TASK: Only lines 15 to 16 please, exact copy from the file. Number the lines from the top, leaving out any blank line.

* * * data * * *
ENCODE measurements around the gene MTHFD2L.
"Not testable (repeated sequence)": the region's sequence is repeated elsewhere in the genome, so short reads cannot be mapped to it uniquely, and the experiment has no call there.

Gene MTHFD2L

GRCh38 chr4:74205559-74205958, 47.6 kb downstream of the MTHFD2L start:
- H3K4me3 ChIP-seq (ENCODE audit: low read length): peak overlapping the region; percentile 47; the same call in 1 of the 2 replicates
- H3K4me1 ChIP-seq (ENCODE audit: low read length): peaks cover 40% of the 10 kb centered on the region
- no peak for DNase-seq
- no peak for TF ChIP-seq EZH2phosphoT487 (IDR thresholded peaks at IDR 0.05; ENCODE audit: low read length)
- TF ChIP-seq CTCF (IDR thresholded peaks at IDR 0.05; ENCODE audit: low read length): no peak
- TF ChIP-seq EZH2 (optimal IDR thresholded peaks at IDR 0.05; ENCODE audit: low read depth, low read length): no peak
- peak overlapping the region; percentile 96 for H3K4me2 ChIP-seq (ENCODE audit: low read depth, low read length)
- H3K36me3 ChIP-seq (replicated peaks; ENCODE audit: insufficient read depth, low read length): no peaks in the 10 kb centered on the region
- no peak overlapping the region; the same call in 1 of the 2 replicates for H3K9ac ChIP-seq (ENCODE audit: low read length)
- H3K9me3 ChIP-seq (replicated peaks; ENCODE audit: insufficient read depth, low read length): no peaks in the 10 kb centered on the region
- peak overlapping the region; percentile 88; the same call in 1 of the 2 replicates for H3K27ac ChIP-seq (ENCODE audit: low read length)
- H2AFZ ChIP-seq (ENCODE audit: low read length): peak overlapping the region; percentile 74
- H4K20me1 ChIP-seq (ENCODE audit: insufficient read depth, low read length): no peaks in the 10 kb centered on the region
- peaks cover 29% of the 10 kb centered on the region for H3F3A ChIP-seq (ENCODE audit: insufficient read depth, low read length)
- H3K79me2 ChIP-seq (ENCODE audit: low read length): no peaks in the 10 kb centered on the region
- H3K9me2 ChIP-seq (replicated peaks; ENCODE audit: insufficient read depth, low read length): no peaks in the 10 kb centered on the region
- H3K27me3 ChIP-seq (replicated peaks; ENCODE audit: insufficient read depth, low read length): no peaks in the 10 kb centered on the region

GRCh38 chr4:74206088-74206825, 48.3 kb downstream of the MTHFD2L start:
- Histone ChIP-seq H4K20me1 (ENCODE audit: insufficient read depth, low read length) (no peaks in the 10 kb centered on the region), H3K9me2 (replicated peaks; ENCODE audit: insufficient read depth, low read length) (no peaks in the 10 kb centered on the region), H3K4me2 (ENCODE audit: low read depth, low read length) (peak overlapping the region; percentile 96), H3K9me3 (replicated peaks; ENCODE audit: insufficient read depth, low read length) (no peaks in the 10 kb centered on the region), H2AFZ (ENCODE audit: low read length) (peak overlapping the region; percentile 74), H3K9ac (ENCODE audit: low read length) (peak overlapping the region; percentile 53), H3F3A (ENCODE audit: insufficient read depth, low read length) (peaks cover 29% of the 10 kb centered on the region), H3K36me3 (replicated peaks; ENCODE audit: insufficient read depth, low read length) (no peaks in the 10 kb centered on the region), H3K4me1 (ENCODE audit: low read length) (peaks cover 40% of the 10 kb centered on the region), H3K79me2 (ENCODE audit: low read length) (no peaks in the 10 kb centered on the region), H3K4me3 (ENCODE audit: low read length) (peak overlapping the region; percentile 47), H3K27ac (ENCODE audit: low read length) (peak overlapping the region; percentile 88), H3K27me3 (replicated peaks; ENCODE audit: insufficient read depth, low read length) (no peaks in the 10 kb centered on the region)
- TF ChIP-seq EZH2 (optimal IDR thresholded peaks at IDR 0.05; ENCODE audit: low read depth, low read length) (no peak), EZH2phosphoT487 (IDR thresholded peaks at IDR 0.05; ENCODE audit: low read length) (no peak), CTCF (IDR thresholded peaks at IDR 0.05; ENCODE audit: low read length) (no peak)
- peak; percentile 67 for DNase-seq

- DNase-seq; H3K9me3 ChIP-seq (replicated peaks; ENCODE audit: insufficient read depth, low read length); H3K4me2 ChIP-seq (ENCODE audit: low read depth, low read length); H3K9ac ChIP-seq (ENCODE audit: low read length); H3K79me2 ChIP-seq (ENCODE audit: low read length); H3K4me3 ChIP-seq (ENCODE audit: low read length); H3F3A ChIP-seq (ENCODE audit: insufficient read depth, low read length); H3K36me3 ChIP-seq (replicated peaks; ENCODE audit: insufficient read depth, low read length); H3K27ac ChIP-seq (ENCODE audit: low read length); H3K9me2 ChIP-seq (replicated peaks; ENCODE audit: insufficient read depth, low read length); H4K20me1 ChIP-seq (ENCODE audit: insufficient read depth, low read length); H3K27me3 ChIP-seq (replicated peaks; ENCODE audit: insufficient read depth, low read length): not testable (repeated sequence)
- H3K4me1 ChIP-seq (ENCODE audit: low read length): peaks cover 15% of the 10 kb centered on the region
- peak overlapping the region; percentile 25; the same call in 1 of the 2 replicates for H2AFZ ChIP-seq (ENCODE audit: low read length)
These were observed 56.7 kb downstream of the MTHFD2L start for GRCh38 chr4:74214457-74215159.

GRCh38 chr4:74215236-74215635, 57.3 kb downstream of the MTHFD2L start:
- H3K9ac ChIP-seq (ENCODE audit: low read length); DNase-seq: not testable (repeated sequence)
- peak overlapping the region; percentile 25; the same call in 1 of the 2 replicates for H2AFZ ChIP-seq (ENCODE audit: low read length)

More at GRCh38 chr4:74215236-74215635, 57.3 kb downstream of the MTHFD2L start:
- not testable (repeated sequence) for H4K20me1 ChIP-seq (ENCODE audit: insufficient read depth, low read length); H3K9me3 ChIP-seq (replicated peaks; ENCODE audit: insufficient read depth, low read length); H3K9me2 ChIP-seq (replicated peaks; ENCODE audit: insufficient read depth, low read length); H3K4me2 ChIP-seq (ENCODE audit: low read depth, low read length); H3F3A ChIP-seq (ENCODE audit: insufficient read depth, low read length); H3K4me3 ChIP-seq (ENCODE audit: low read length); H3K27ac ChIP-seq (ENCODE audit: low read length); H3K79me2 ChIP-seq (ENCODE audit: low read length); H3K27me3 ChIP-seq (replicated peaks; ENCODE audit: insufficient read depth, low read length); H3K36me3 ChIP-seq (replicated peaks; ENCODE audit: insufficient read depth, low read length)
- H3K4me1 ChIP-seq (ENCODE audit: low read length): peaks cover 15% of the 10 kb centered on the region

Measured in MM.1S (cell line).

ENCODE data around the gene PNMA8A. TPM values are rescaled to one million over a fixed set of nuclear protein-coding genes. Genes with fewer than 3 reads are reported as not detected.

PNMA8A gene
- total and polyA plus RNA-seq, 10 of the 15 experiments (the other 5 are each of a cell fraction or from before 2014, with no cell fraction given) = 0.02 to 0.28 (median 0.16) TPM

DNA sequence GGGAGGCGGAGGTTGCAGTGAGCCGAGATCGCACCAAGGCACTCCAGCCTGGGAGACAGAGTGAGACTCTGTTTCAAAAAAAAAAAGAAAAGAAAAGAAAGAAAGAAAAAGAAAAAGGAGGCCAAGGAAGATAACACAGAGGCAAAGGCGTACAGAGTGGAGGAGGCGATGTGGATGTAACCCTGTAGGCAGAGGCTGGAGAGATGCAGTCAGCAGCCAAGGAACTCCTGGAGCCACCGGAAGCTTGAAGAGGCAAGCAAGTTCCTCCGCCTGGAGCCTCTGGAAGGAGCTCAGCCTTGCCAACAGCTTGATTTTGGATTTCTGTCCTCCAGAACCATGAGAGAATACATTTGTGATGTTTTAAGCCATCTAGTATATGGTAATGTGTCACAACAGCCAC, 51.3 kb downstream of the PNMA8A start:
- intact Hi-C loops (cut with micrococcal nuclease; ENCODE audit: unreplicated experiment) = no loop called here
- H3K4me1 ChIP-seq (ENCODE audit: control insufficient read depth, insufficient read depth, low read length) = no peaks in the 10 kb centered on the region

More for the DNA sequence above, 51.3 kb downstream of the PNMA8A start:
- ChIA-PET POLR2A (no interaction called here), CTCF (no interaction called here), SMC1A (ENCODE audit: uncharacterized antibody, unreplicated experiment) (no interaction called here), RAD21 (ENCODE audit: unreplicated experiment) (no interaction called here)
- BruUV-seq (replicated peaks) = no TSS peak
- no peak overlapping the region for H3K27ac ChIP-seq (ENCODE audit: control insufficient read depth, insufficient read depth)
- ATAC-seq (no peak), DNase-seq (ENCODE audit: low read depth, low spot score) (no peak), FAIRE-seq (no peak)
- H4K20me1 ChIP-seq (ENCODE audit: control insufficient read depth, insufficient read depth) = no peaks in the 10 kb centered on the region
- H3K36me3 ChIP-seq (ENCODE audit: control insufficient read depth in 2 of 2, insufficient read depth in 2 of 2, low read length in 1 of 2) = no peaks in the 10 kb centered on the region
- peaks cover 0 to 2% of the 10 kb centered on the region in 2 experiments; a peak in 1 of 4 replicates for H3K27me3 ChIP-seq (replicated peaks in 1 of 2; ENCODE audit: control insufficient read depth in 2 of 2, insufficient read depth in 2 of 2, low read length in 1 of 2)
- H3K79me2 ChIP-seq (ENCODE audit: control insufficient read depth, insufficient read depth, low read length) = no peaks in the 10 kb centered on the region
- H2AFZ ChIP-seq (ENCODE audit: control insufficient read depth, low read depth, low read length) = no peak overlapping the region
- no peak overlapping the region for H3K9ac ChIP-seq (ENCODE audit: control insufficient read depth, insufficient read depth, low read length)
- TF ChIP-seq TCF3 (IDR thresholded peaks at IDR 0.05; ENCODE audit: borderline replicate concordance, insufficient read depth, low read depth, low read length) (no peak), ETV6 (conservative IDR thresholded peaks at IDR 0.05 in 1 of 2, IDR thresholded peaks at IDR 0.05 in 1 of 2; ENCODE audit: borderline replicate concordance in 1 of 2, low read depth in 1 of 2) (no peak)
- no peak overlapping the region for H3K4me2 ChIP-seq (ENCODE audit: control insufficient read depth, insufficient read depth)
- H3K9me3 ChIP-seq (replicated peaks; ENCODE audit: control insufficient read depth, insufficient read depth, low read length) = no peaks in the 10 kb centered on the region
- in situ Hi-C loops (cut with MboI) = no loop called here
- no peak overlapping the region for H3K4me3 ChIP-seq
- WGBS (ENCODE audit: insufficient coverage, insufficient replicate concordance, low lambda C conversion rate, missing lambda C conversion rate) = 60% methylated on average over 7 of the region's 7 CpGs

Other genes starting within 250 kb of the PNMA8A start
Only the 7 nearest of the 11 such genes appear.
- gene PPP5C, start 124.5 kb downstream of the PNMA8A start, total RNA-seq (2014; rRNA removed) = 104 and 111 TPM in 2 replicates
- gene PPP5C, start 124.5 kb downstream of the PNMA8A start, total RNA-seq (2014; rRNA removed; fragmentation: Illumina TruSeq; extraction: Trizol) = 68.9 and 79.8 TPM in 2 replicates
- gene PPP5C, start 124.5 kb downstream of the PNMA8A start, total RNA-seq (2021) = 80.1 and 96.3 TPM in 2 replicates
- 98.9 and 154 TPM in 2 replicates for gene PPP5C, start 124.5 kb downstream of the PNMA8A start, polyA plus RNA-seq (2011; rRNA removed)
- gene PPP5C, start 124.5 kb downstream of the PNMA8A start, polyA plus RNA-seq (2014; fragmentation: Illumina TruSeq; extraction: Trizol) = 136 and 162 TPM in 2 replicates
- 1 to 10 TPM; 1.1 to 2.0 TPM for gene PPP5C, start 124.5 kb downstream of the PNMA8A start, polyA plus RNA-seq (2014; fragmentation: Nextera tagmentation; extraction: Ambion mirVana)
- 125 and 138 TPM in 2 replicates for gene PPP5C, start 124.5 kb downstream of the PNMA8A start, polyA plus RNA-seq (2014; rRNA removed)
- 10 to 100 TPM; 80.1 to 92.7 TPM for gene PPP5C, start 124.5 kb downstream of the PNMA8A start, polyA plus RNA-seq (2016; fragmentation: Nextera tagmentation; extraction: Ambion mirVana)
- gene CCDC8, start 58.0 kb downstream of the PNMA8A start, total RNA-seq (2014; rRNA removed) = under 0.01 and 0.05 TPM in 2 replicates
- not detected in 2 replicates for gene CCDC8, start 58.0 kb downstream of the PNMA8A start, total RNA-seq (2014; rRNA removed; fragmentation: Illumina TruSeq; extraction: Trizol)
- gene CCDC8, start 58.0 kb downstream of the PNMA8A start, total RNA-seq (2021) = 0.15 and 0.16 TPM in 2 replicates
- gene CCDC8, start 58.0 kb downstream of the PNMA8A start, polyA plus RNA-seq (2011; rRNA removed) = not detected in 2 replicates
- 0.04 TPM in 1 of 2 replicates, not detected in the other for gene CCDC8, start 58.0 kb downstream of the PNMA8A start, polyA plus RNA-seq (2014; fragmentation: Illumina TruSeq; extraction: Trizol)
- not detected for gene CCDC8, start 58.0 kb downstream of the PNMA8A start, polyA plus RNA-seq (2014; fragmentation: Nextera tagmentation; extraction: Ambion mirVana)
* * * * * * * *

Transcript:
- peak overlapping the region; percentile 88; the same call in 1 of the 2 replicates for H3K27ac ChIP-seq (ENCODE audit: low read length)
- H2AFZ ChIP-seq (ENCODE audit: low read length): peak overlapping the region; percentile 74